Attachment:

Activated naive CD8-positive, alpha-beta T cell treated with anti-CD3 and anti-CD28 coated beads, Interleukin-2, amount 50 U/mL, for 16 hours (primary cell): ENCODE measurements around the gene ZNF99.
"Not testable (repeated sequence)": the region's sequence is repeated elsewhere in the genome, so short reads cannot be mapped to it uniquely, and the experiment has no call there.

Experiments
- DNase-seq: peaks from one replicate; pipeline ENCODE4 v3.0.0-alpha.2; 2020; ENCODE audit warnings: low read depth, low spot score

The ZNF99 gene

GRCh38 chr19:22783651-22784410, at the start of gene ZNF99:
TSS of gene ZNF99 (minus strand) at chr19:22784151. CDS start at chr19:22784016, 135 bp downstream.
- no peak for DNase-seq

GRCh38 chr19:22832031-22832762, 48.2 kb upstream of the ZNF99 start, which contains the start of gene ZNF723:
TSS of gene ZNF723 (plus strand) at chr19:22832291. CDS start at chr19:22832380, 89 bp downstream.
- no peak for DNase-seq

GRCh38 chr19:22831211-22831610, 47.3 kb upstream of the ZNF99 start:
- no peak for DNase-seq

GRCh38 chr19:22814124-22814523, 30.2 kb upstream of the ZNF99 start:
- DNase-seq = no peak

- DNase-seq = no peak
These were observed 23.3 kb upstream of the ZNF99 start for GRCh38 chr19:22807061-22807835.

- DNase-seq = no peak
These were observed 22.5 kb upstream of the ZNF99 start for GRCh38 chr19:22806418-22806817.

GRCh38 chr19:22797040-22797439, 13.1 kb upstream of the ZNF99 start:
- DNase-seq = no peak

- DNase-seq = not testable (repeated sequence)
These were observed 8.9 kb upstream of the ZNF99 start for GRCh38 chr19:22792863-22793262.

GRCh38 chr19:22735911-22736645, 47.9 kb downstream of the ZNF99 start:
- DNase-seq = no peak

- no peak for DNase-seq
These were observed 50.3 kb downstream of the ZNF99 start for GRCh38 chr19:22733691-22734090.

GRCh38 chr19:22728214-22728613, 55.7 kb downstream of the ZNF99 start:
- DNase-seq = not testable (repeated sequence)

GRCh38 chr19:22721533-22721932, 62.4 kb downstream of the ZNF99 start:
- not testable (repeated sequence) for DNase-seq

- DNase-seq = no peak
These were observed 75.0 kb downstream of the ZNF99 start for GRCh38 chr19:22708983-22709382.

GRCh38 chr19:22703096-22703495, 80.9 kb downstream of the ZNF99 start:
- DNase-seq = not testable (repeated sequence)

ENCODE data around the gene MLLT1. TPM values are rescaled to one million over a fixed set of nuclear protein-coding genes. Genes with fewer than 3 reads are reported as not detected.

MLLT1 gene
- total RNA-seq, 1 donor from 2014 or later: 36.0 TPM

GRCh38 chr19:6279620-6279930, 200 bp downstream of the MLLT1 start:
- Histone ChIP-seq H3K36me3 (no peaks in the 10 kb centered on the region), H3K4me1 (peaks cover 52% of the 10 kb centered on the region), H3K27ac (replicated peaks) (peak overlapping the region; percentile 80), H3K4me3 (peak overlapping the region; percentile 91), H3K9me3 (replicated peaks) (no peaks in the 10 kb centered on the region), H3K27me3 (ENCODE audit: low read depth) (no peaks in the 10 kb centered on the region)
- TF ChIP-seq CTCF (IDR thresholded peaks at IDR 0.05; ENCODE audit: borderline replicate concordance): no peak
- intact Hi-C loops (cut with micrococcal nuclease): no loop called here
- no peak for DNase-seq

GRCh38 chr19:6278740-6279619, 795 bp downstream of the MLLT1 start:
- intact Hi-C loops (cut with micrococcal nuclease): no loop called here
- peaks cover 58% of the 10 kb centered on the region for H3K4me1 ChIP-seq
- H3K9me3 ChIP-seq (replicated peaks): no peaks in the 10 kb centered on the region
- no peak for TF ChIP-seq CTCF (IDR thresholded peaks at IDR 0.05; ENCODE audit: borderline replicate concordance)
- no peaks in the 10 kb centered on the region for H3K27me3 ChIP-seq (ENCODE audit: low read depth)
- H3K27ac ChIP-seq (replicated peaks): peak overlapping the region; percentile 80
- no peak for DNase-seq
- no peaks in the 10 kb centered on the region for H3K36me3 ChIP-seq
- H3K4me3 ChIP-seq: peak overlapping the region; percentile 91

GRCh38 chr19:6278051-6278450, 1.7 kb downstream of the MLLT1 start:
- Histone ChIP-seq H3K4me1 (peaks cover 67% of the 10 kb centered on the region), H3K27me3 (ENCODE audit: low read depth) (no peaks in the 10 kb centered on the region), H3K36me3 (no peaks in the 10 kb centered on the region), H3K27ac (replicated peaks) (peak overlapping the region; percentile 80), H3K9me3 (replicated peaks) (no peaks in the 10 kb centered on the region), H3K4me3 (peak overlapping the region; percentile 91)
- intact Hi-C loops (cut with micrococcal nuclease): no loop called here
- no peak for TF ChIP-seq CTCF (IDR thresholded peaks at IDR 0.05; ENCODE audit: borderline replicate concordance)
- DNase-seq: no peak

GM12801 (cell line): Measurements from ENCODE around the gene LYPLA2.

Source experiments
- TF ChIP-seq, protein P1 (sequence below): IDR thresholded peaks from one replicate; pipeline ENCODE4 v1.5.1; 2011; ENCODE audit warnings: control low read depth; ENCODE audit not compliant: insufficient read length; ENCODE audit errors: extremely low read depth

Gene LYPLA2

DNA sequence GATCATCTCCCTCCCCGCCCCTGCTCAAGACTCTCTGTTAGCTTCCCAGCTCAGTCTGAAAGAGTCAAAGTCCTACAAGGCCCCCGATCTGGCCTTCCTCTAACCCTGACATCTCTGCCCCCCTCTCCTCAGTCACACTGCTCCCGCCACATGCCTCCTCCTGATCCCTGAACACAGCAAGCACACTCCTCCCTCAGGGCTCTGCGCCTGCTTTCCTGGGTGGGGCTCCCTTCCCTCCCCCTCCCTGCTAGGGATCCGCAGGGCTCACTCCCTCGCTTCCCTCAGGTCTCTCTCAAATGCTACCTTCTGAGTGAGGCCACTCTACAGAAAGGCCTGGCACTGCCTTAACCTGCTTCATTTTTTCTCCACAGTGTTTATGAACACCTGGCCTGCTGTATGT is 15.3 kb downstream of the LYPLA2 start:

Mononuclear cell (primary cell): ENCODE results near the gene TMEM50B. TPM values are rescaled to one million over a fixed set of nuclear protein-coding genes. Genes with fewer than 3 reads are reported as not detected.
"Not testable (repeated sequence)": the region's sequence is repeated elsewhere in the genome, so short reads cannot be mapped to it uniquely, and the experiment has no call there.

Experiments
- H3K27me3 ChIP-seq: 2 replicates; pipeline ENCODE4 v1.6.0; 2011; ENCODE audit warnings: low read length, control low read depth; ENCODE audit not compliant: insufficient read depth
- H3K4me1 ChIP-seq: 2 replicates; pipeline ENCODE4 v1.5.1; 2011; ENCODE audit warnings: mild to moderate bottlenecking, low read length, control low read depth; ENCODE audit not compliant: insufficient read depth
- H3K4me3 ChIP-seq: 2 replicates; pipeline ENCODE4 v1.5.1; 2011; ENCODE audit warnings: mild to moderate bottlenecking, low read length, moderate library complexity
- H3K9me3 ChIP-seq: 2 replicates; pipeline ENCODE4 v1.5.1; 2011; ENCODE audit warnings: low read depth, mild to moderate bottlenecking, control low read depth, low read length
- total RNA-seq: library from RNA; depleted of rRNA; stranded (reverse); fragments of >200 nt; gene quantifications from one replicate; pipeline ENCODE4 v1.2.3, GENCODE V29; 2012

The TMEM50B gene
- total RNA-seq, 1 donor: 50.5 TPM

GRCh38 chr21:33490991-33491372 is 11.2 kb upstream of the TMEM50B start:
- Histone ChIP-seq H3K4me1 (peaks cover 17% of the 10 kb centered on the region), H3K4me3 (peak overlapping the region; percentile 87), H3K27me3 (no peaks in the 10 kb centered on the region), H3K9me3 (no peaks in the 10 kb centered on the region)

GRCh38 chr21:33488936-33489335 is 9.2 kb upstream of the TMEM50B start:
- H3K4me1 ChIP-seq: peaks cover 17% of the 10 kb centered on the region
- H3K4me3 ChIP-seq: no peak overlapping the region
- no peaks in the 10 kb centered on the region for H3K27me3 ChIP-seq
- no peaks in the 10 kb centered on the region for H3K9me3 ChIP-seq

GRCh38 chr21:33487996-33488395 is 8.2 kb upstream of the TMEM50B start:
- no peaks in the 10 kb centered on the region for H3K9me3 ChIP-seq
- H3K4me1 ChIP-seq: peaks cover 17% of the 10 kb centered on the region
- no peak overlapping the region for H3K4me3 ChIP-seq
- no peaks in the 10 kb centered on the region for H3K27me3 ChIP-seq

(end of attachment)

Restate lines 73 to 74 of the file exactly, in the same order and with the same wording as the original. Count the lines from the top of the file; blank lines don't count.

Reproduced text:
- total RNA-seq, 1 donor: 50.5 TPM

GRCh38 chr21:33490991-33491372 is 11.2 kb upstream of the TMEM50B start: